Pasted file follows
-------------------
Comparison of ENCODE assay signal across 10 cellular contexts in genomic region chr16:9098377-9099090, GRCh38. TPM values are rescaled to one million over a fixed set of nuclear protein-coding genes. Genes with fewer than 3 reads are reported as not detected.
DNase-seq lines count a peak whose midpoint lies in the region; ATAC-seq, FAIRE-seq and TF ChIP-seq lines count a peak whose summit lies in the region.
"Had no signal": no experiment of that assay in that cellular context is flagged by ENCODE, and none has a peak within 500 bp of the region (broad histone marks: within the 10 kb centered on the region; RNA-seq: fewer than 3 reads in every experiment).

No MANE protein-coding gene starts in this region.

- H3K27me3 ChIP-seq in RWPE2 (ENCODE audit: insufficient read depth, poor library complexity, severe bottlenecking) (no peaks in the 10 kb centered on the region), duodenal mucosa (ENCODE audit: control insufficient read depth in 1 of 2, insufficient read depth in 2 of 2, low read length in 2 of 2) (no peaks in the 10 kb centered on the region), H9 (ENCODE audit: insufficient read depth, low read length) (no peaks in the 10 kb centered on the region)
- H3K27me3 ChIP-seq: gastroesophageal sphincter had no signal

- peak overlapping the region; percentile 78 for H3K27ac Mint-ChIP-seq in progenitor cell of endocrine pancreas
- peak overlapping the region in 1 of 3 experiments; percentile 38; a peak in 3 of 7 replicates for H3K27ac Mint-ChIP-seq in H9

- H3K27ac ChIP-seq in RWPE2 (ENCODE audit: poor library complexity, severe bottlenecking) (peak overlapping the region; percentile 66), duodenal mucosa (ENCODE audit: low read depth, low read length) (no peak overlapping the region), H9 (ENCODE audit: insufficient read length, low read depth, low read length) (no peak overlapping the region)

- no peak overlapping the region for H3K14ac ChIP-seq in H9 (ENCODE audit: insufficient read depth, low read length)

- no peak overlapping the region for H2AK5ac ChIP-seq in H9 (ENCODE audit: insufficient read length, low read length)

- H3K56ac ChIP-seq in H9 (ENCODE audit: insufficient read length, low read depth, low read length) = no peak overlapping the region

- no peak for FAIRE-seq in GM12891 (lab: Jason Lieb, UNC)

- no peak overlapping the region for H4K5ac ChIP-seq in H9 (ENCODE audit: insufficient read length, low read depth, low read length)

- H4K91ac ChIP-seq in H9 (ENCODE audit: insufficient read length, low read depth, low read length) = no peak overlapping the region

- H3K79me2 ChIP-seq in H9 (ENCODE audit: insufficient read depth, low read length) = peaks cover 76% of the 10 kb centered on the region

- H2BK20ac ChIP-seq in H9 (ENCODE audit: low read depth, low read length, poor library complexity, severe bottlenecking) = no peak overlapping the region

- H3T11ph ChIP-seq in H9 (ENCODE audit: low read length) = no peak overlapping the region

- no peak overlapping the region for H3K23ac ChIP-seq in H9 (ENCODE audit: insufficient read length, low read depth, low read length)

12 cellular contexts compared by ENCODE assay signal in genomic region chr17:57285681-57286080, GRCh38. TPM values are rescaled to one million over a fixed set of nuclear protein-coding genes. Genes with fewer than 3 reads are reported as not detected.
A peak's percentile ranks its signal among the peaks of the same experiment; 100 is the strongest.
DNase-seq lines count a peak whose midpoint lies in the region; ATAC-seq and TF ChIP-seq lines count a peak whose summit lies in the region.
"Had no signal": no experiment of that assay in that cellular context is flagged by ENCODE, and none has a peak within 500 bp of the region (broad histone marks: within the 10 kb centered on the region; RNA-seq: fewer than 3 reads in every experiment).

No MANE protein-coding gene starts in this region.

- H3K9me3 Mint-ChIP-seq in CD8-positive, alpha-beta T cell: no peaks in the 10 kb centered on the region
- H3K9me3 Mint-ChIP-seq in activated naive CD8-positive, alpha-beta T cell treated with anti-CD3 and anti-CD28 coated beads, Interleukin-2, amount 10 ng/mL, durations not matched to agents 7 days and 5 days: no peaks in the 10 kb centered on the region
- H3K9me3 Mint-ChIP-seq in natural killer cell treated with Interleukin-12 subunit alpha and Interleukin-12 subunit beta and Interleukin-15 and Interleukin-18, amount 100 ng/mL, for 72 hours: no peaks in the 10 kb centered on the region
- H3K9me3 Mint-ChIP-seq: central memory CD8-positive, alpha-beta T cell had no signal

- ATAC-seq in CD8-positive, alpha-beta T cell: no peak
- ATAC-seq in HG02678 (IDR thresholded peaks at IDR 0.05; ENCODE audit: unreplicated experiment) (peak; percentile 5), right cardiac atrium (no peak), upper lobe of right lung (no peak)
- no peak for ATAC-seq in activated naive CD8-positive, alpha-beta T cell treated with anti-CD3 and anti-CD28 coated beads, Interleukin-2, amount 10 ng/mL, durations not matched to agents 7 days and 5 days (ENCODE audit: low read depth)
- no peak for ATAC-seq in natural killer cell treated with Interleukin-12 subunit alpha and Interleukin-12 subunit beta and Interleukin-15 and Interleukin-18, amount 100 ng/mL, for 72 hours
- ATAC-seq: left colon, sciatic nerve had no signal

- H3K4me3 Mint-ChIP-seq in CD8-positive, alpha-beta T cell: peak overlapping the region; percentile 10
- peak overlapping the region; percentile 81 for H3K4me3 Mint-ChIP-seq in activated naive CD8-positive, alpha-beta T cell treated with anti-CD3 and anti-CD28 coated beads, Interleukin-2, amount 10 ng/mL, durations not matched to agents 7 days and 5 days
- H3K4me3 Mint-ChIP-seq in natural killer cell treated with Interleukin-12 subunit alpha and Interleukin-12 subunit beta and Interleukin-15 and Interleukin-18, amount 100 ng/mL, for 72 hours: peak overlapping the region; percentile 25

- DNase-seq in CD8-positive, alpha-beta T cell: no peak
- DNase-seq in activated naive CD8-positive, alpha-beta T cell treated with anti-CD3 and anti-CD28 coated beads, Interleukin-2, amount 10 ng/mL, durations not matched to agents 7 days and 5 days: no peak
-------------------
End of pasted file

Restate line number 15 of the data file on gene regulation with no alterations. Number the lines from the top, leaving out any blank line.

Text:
- H4K91ac ChIP-seq in H9 (ENCODE audit: insufficient read length, low read depth, low read length) = no peak overlapping the region